3. Chinman M, George P, Dougherty RH, Daniels AS, Ghose SS, Swift A, Delphin-Rittmon ME. Peer support services for individuals with serious mental illnesses: assessing the evidence. Psychiatric services (Washington, D.C.). 2014 Apr 1; 65(4):429-41.
  4. Chinman M, Salzer M, O D. National survey on implementation of peer specialists in the VA: implications for training and facilitation. Psychiatric Rehabilitation Journal. 2012 Dec 1; 35(6):470-3.
  5. Chinman M, Shoai R, Cohen A. Using organizational change strategies to guide peer support technician implementation in the Veterans Administration. Psychiatric Rehabilitation Journal. 2010 Jan 1; 33(4):269-77.
Journal Other

  1. Chinman M, Oberman RS, Hanusa BH, Cohen AN, Salyers MP, Twamley EW, Young AS. Erratum to: A Cluster Randomized Trial of Adding Peer Specialists to Intensive Case Management Teams in the Veterans Health Administration. The journal of behavioral health services & research. 2015 Jan 1; 42(1):122.
Book Chapters

  1. McGuire AB, Gearhart TD. Motivational Interviewing. In: Best Practices in Community Mental Health: A Pocket Guide. Chicago, IL: Lyceum Books, Inc; 2013. Chapter 13. 199-210 p.
  2. Rodrigues S, Chinman MJ, Hills S, Ellison ML, McKay C. Peer support. In: Smelson D, Sawh L, Ziedonis D, editors. Maintaining Independence and Sobriety through Systems Integration, Outreach, and Networking [Treatment Manual]. Washington, DC: United States Department of Veterans Affairs, Office of Research and Development, Health Services Research and Development and The National Center on Homelessness Among Veterans; 2011. Chapter 5. 56-68 p.
Center Products

  1. Chinman MJ. Building the case for peer support services (MIRECC/CoE Mental Health Innovations Newsletter). [Newsletter]. 2014 May 1.
  2. Chinman MJ, Henze K, Sweeney P. Peer specialist toolkit: implementing peer support services in VHA. [Website]. 2013 Mar 1.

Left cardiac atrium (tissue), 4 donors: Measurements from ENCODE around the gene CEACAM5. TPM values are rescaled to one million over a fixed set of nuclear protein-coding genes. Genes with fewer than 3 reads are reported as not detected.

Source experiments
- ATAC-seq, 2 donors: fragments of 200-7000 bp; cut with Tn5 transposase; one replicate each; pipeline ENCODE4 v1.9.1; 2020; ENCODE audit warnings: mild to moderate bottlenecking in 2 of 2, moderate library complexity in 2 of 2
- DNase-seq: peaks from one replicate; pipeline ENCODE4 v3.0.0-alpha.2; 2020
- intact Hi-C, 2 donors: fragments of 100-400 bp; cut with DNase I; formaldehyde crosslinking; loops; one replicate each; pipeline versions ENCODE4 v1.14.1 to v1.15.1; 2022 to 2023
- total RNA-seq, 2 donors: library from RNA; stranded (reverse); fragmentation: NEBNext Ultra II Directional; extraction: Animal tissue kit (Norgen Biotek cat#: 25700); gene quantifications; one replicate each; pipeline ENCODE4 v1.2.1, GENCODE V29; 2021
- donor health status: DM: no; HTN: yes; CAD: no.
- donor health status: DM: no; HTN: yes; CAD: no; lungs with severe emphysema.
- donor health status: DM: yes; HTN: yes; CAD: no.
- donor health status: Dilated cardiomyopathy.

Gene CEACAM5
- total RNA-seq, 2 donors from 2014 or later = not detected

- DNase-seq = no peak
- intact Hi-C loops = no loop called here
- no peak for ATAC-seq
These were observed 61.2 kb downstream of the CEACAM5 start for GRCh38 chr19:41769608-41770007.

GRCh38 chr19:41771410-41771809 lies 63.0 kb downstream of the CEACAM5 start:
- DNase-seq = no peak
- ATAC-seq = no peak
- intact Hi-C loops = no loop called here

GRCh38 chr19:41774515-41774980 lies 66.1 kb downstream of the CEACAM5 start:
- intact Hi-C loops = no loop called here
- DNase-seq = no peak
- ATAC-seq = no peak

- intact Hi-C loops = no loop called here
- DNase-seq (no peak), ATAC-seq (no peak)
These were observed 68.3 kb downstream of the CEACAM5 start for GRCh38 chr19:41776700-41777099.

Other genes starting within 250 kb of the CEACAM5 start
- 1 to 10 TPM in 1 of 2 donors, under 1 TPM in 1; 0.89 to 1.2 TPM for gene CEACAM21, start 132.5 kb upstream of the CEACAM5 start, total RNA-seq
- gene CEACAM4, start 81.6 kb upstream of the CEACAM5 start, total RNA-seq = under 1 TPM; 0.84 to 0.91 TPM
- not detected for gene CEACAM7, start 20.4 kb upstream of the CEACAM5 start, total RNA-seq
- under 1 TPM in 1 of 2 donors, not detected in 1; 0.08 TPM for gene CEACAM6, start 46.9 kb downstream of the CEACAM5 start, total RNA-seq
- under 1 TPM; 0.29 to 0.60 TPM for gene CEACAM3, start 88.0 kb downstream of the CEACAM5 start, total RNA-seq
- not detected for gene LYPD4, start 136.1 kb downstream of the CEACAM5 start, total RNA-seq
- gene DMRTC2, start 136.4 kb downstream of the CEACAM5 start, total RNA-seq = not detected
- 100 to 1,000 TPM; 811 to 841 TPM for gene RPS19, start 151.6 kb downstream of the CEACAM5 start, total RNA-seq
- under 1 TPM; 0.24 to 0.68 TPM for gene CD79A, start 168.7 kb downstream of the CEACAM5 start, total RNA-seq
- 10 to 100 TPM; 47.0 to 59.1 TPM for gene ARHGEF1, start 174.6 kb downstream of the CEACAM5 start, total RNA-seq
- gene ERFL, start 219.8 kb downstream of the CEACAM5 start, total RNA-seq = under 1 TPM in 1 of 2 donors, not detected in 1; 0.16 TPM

Conference Presentations

  1. Chinman MJ. Peer Specialists: Implementation, evidence, and effective supervision. Paper presented at: Pillars of Peer Support Services Annual Summit; 2014 Oct 8; Atlanta, GA.
  2. Cohen A, Chinman MJ, Hamilton AB, Whelan F, Young AS. Using patient-facing kiosks to support quality improvement at mental health clinics. Poster session presented at: AcademyHealth Annual Research Meeting; 2013 Jun 25; Baltimore, MD.
  3. Cohen AN, Armstrong N, Hellemann G, Young AS. Validating a Brief Measure of Mental Health Recovery. Poster session presented at: AcademyHealth Annual Research Meeting; 2013 Jun 24; Baltimore, MD.
  4. Cohen AN, Hamilton A, Chinman M, Ebener P, Oberman R, Young AS. Implementation of consumer providers in mental health settings. Poster session presented at: AcademyHealth Annual Research Meeting; 2013 Jun 23; Baltimore, MD.
  5. Bonfils KA, McGuire AB, Kukla ME, Myers L, Salyers MP. Participation in Illness Management and Recovery. Poster session presented at: Midwestern Psychological Association Annual Meeting; 2013 May 2; Chicago, IL.
  6. Oles S, McGuire AB. Relationship between personal and treatment plan goals in consumers with severe mental illness. Poster session presented at: Midwestern Psychological Association Annual Meeting; 2013 May 2; Chicago, IL.
  7. White DA, McGuire AB, Salyers MP. Facilitators and Barriers to Illness Management and Recovery Implementation. Poster session presented at: Midwestern Psychological Association Annual Meeting; 2013 May 2; Chicago, IL.
  8. Chinman MJ, Shoai R, Cohen AN, Young AS, Hamilton A. Implementation of new clinical services: paradigm shifts and practical adjustments. Paper presented at: National Institutes of Health Conference on the Science of Dissemination and Implementation: Research At The Crossroads; 2012 Mar 19; Bethesda, MD.